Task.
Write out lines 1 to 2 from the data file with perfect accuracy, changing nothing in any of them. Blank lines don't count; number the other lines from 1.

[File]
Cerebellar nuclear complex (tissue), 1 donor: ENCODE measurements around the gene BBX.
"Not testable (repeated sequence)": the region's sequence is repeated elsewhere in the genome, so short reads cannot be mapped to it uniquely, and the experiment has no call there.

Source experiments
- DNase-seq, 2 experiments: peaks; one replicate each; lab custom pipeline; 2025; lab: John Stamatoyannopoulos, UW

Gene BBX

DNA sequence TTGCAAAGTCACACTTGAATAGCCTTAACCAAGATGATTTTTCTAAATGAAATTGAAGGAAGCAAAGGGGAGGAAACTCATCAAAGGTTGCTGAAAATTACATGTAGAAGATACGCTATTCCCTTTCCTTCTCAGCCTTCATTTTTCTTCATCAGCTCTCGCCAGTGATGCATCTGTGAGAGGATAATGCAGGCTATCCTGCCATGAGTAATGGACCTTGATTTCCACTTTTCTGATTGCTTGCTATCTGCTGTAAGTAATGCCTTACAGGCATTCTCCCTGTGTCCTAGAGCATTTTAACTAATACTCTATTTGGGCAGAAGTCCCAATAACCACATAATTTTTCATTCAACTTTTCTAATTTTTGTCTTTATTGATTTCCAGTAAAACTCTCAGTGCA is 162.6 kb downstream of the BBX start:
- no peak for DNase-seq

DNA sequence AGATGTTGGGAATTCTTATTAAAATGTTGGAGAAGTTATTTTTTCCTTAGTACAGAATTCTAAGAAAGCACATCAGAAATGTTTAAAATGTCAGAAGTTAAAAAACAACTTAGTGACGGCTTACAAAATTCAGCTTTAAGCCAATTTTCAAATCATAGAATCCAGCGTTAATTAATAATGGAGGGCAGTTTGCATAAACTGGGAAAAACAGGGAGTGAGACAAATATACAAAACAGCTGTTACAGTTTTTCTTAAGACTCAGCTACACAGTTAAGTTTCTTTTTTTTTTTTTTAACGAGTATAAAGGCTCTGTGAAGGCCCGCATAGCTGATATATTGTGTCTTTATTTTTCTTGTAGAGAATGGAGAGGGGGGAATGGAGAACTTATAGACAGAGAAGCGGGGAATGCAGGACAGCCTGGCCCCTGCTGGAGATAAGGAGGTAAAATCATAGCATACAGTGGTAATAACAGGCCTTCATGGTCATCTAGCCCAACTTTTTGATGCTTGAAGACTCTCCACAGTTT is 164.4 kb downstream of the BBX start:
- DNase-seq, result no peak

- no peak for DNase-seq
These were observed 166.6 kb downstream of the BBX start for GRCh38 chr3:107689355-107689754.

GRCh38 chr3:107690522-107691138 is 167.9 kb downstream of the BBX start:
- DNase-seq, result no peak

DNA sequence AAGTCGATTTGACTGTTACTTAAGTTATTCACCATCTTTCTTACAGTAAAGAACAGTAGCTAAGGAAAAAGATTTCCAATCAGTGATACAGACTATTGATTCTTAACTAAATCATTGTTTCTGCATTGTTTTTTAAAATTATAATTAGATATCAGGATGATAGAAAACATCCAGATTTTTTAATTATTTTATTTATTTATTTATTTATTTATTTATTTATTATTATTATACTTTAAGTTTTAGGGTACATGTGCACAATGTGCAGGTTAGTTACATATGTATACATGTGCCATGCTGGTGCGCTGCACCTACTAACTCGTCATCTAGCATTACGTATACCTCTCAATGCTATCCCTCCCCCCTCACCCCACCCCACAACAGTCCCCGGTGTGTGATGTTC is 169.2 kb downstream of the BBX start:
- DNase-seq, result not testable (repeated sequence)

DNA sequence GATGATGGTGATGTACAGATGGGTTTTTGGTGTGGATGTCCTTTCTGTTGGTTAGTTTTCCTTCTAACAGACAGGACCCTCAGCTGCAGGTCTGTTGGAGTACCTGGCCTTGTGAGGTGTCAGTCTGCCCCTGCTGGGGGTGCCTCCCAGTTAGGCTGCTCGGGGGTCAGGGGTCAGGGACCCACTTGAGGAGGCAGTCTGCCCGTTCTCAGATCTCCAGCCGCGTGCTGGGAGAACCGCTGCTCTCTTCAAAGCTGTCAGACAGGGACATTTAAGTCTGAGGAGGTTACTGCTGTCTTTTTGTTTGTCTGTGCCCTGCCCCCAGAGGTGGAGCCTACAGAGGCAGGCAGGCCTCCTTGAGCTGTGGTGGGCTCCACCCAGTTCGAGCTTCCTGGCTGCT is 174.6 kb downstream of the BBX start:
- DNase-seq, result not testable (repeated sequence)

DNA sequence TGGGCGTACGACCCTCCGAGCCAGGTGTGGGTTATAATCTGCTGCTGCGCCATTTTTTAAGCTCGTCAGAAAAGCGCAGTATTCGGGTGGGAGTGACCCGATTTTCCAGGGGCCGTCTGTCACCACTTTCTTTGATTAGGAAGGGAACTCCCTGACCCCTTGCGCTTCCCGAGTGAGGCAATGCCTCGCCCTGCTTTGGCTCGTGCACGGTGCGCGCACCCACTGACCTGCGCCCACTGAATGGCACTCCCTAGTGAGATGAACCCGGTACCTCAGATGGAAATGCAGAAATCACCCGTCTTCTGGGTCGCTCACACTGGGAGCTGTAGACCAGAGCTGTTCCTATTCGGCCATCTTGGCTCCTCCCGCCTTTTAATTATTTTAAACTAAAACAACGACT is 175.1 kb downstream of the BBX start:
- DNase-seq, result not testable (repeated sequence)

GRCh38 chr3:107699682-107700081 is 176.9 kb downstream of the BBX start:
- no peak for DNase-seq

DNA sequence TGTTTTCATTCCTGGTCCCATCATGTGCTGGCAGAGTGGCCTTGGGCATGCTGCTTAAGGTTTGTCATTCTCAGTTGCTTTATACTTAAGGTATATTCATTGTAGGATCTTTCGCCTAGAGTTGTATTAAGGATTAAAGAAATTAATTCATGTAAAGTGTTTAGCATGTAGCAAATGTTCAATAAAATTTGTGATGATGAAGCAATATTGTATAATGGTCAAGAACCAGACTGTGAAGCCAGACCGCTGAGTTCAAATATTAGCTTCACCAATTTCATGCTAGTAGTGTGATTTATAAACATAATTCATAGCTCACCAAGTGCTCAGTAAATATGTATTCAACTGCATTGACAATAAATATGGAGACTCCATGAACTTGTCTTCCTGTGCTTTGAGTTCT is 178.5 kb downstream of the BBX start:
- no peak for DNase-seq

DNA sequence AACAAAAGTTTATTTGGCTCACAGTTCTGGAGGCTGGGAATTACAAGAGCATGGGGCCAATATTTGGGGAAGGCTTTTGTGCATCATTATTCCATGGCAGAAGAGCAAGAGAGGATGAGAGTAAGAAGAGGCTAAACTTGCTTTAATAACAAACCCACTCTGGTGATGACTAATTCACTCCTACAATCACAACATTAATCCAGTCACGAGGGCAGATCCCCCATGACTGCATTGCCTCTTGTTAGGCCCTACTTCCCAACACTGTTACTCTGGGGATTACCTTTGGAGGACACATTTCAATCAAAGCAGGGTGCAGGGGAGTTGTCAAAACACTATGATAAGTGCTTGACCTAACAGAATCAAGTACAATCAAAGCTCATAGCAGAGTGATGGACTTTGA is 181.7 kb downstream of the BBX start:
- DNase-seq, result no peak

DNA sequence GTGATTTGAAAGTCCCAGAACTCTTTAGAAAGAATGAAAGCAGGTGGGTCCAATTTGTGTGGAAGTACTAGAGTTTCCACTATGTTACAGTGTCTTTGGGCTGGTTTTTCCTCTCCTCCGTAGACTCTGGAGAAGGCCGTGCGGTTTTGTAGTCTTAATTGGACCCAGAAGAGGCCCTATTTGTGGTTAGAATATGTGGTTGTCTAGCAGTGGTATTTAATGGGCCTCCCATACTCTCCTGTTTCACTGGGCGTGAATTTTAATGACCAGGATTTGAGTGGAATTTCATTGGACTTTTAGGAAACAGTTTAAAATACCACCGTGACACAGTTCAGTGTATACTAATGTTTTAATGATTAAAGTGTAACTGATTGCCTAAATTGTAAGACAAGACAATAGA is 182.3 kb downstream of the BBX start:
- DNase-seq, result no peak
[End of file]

Cerebellar nuclear complex (tissue), 1 donor: ENCODE measurements around the gene BBX.
"Not testable (repeated sequence)": the region's sequence is repeated elsewhere in the genome, so short reads cannot be mapped to it uniquely, and the experiment has no call there.